CIR board member Len Downie, the former executive editor of the Washington Post, is making waves with a new report on the numerous challenges facing journalism in the United States: “The Reconstruction of American Journalism.” Downie coauthored the report with sociologist Michael Schudson, who has joint appointments at Columbia’s Graduate School of Journalism and UC San Diego. They make a powerful case for more “accountability news reporting” of the kind that CIR has been doing for several decades.
Downie and Schudson put forward a number of recommendations, including urging universities to assume a more central role in doing reporting that traditionally newspapers have undertaken, and making information collected by local, state and federal governments more accessible to promote more informed citizen journalism.
Their most controversial proposal—by far—is that the federal government subsidize local news coverage. The FCC, they argue, “should direct some of the money from the telephone bill surcharge—or from fees paid by radio and television licensees, or proceeds from auctions of telecommunications spectrum, or new fees imposed on Internet service providers—to finance a Fund for Local News that would make grants for advances in local news reporting and innovative ways to support it.”
This is a variation on arguments made over the years by various observers, including a compelling article by John Nichols and Robert McChesney in The Nation earlier this year.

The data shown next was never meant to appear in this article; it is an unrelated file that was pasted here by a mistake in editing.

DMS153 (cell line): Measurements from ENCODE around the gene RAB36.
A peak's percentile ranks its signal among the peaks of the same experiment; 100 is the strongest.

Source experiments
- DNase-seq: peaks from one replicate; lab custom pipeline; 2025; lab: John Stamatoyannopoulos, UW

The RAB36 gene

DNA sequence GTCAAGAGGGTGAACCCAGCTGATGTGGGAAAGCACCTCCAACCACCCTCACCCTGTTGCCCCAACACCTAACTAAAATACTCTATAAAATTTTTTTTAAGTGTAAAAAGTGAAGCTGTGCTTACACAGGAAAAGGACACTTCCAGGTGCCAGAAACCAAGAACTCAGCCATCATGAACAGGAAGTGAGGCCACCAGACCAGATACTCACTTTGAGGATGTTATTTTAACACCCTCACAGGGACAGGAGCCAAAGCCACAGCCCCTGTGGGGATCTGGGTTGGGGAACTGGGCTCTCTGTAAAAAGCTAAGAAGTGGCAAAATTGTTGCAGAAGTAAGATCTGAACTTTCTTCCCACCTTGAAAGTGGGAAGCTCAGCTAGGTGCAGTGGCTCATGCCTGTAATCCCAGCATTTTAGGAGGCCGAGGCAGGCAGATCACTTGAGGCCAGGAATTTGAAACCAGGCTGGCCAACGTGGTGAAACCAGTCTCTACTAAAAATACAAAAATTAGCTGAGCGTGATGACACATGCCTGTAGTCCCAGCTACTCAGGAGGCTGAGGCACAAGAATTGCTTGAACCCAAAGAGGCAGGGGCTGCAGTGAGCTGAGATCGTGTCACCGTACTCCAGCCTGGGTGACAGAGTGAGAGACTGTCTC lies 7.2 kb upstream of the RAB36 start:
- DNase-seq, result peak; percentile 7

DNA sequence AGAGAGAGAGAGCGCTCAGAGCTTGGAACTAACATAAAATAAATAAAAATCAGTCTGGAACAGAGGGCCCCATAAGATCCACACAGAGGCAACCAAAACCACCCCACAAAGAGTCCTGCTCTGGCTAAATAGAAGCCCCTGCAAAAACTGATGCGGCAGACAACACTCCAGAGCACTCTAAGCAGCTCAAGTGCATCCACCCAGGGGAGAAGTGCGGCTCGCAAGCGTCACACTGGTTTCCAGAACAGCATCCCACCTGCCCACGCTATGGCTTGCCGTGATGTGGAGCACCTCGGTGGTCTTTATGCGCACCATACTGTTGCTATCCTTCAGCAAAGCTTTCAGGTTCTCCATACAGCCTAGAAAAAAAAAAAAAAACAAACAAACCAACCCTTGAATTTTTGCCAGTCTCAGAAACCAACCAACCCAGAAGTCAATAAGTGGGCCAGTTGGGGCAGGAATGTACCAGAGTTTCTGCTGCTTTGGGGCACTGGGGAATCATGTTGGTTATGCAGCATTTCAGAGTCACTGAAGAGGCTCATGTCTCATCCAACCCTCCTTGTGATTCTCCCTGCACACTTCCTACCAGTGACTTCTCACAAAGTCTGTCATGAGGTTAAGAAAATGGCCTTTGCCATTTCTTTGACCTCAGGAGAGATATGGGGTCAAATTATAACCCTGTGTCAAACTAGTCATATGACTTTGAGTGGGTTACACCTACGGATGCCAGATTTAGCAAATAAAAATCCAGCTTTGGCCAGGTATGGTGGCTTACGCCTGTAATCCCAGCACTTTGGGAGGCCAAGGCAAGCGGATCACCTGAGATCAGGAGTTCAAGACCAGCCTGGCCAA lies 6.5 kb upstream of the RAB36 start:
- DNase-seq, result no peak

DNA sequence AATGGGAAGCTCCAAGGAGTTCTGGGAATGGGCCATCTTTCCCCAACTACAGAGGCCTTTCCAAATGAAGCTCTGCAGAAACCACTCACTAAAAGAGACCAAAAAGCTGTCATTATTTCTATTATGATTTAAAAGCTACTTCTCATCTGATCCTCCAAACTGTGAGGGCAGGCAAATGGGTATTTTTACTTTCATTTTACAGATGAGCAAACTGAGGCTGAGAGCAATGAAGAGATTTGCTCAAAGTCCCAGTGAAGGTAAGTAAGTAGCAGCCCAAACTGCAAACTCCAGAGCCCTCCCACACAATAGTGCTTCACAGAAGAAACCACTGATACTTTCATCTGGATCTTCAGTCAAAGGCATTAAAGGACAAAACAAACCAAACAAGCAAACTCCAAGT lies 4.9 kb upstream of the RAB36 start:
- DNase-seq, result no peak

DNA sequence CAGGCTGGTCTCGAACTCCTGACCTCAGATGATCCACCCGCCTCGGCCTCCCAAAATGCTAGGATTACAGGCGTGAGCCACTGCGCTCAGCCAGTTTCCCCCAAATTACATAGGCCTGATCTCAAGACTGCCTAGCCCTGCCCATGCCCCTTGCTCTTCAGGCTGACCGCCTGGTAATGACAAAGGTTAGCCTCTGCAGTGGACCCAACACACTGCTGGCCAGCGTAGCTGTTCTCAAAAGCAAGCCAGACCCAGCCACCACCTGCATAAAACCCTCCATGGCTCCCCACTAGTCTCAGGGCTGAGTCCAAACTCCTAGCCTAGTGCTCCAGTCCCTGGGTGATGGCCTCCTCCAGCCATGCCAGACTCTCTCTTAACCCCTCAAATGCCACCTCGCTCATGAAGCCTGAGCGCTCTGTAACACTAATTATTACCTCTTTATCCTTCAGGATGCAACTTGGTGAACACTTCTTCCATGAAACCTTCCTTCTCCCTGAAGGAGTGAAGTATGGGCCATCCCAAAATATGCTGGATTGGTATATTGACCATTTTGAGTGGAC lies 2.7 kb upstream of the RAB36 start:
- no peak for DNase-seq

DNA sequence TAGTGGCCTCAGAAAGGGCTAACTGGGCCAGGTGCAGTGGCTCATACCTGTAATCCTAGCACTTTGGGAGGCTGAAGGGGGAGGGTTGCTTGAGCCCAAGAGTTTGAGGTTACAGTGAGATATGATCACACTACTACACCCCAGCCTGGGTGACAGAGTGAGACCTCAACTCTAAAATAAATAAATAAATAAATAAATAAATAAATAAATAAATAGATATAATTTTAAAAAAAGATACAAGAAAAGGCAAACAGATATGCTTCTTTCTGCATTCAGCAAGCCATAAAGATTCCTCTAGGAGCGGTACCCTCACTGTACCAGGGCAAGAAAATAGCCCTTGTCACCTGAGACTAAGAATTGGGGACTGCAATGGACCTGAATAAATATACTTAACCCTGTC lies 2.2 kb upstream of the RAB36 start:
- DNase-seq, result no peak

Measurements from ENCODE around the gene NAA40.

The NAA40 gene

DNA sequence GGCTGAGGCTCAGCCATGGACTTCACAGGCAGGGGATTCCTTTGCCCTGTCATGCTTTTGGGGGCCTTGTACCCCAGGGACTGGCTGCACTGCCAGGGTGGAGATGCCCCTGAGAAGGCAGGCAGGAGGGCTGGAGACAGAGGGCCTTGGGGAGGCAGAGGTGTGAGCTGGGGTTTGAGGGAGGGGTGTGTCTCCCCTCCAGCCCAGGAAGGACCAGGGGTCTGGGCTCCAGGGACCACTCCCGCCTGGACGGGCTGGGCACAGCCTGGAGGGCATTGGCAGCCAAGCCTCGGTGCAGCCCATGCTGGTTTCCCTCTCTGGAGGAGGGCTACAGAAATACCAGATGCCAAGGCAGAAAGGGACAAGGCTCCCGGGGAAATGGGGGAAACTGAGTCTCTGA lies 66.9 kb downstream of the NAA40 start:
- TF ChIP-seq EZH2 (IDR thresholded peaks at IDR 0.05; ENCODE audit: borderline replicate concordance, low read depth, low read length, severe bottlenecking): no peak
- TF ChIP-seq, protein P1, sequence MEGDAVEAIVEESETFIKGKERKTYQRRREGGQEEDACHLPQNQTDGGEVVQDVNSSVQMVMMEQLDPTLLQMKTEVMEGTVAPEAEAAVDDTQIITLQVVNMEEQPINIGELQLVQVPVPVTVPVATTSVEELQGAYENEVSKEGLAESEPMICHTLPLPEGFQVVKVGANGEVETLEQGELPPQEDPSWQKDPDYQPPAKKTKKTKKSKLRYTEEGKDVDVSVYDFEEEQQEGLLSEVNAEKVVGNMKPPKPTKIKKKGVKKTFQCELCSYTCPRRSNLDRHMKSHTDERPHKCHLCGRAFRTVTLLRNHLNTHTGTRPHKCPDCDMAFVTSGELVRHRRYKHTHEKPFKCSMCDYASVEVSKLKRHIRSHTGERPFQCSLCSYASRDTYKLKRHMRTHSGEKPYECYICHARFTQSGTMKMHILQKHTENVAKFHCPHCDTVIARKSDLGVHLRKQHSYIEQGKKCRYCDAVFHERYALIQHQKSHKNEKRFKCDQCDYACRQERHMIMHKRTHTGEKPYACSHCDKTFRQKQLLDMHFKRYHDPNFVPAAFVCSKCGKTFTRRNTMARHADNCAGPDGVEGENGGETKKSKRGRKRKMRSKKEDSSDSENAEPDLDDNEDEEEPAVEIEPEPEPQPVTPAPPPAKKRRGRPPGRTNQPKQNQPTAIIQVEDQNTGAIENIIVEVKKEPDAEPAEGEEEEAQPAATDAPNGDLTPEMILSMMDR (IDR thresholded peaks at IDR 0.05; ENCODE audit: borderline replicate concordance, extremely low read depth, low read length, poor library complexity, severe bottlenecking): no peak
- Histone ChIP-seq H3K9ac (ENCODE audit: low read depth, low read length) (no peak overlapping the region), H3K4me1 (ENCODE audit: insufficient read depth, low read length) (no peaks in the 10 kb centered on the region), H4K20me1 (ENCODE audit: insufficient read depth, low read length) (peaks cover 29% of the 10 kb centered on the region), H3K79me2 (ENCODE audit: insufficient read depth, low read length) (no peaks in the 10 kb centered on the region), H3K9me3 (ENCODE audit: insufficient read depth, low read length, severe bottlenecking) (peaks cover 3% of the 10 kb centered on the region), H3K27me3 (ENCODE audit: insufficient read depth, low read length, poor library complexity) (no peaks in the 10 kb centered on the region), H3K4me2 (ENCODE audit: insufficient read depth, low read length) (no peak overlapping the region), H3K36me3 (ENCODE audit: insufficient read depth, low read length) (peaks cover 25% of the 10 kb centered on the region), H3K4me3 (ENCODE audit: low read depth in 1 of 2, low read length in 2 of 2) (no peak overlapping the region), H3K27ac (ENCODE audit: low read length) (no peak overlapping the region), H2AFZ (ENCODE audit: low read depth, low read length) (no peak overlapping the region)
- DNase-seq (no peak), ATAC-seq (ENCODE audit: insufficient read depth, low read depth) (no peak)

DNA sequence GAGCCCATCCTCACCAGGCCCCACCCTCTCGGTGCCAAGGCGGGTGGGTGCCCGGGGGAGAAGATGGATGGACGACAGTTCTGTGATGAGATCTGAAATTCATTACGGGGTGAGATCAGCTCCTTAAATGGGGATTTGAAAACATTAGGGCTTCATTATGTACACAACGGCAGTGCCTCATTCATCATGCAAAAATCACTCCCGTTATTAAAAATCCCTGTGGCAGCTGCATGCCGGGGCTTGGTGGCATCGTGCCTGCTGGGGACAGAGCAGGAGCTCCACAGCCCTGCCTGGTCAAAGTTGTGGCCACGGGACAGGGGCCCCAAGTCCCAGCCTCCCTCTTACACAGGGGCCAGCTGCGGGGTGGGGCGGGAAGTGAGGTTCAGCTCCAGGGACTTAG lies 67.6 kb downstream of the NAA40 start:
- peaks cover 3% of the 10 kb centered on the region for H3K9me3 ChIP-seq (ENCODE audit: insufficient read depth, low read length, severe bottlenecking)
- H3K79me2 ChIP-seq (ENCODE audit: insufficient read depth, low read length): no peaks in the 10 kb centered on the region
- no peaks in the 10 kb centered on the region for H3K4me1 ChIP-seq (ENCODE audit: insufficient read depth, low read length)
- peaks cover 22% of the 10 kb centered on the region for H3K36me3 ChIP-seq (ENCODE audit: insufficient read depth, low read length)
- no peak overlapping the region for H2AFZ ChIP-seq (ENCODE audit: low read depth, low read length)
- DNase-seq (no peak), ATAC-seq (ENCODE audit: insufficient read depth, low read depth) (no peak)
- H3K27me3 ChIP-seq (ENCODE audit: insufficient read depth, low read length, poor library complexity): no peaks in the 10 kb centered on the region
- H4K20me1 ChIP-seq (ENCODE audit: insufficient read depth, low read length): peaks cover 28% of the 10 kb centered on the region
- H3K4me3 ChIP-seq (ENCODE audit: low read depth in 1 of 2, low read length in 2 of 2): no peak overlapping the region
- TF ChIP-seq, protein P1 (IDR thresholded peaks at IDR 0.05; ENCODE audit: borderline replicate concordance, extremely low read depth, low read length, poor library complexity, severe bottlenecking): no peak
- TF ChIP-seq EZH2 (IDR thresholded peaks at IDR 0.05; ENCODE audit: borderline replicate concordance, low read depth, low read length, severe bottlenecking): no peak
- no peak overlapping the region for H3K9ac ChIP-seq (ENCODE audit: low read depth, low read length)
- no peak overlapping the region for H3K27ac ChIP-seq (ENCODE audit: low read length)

If the United Kingdom can do it by underwriting the BBC with television license fees, why shouldn’t we do something similar in the United States? The idea is not as outlandish as it may seem, as Nichols and McChesney write. It is one that dates back to the nation’s founding.
According to Nichols and McChesney:
Jefferson and Madison devoted considerable energy to explaining the necessity of the press to a vibrant democracy. The government implemented extraordinary postal subsidies for the distribution of newspapers. It also instituted massive newspaper subsidies through printing contracts and the paid publication of government notices, all with the intent of expanding the number and variety of newspapers. When Tocqueville visited the United States in the 1830s he was struck by the quantity and quality of newspapers and periodicals compared with France, Canada and Britain. It was not an accident. It had little to do with “free markets.” It was the result of public policy.
A Fund for Local News is a terrific idea. Whether it should—or could—be underwritten by the United States government is another question altogether. Let the debate begin.